al-Mu'allim al-Thani (The Second Teacher)
|Ottoman Shaykh al-Islām|
October 1545 – 23 August 1574
|Preceded by||Fenarîzade Muhyiddin Çelebi|
|Succeeded by||Çivizade Damadı Hamid Efendi|
|Kazasker of Rumelia|
August 1537 – October 1545
|Preceded by||Muhyiddin Efendi|
|Islamic Judge (Kadi) of Istanbul|
November 1533 – August 1537
Mehmed Ebussuud El- İmadi bin Mutasavvıf Muhyiddin Mehmed
30 December 1490
İskilip, Rûm Eyalet, Ottoman Empire
|Died||23 August 1574 (aged 83)|
Ḳosṭanṭīnīye, Ottoman Empire
|Parent(s)||Mutasavvıf Muhyiddin Mehmed (father)|
Ebussuud Efendi (Turkish: Mehmed Ebüssuûd Efendi, 30 December 1490 – 23 August 1574) was a Hanafi Maturidi Ottoman jurist and Qur'an exegete, acting as the Qadi (Judge) of Istanbul from 1533 to 1537, and the Sheikh al-Islām of the Ottoman Empire from 1545 to 1574. He was also called "El-İmâdî" because his family was from Imâd, a village near Iskilip.
Ebussuud was the son of Iskilipli Sheikh Muhiddin Muhammad Efendi. In the 1530s, Ebussuud served as judge in Bursa, Istanbul and Rumelia, where he brought local laws into conformity with Islamic divine law (sharia). Sultan Suleiman the Magnificent promoted him to Shaykh al-Islām – supreme judge and highest official – in 1545, an office Ebussuud held until his death and which he brought to the peak of its power. He worked closely with the Sultan, issuing judicial opinions that legitimised Suleiman's killings of Yazidis and his successor Selim's attack on Cyprus. Ebussuud also issued fatwās which labeled the Qizilbash, regardless of whether they lived on Iranian or Ottoman soil, as "heretics", and declared that killing them would be viewed as praiseworthy, other than just being allowed according to law.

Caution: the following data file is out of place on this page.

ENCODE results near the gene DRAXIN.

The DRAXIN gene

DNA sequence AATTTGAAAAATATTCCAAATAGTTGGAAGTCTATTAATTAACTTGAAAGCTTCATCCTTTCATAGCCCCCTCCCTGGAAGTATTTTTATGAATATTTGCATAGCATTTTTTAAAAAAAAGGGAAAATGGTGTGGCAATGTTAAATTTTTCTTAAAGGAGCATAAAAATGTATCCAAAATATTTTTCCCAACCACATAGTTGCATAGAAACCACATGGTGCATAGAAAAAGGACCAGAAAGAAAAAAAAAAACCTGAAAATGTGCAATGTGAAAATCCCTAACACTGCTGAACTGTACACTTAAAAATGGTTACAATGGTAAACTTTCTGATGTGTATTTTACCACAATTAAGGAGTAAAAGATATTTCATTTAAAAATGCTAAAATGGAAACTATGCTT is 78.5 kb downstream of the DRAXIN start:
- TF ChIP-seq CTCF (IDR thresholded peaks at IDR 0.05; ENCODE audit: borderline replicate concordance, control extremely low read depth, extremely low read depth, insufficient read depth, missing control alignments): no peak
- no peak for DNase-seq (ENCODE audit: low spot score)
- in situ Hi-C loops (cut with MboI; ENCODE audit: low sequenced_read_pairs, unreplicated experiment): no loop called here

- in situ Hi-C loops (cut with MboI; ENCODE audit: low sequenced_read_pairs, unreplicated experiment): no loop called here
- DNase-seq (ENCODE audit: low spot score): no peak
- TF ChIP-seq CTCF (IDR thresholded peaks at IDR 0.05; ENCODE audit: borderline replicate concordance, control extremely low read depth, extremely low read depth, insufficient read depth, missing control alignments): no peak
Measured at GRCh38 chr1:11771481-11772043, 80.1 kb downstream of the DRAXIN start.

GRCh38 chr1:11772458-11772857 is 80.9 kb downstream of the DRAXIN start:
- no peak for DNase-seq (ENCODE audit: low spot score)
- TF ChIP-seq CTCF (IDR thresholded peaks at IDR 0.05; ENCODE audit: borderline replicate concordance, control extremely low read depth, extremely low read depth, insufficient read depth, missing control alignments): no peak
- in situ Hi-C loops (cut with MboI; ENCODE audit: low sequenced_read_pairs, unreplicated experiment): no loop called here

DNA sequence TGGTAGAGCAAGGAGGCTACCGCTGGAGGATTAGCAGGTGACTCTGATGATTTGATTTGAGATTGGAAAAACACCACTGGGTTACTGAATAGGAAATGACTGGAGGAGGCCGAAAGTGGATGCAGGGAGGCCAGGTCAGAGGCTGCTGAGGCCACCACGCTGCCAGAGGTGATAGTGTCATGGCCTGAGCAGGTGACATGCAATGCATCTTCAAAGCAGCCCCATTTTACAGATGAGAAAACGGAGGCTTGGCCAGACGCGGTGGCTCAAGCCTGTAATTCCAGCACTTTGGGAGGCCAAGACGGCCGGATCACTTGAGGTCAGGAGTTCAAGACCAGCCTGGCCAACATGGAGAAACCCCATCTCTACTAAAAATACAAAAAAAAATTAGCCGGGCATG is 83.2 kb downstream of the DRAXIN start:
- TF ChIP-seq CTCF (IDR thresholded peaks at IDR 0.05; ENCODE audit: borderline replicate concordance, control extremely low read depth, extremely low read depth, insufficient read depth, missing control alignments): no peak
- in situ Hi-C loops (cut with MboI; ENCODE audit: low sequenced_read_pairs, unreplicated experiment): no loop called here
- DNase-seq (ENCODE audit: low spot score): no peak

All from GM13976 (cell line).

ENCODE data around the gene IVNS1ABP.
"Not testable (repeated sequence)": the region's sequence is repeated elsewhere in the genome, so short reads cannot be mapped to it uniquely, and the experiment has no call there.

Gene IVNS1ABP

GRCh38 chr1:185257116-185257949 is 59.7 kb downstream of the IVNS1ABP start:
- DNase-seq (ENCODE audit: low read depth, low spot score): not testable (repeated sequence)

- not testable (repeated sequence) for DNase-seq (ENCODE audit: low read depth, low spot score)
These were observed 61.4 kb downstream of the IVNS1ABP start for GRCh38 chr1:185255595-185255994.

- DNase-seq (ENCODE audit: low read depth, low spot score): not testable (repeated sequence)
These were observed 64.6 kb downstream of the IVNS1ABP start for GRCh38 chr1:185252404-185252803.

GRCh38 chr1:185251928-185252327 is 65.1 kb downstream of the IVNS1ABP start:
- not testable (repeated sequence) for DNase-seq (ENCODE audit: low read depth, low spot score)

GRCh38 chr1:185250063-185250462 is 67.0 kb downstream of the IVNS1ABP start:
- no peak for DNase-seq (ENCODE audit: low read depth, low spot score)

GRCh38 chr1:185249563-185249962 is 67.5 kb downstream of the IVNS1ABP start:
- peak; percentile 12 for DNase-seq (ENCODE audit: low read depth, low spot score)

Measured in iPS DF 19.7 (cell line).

Together with Suleiman, the "Lawgiver", Ebussuud reorganized Ottoman jurisprudence and brought it under tighter governmental control, creating a legal framework joining sharia and the Ottoman administrative code (qānūn). While the previously prevailing opinion held that judges were free to interpret sharia, the law that even the ruler was subject to, Ebussuud instituted a framework in which the judicial power was derived from the Sultan and which compelled judges to follow the Sultan's qānūn-nāmes, "law-letters", in their application of the law.
In addition to his judicial reforms, Ebussuud is also remembered for the great variety of fatwās he issued. His opinions allowing Karagöz plays and the consumption of coffee, a novelty at the time, are particularly celebrated. He was the Mufti of Istanbul between 1545 and 1574 C.E.
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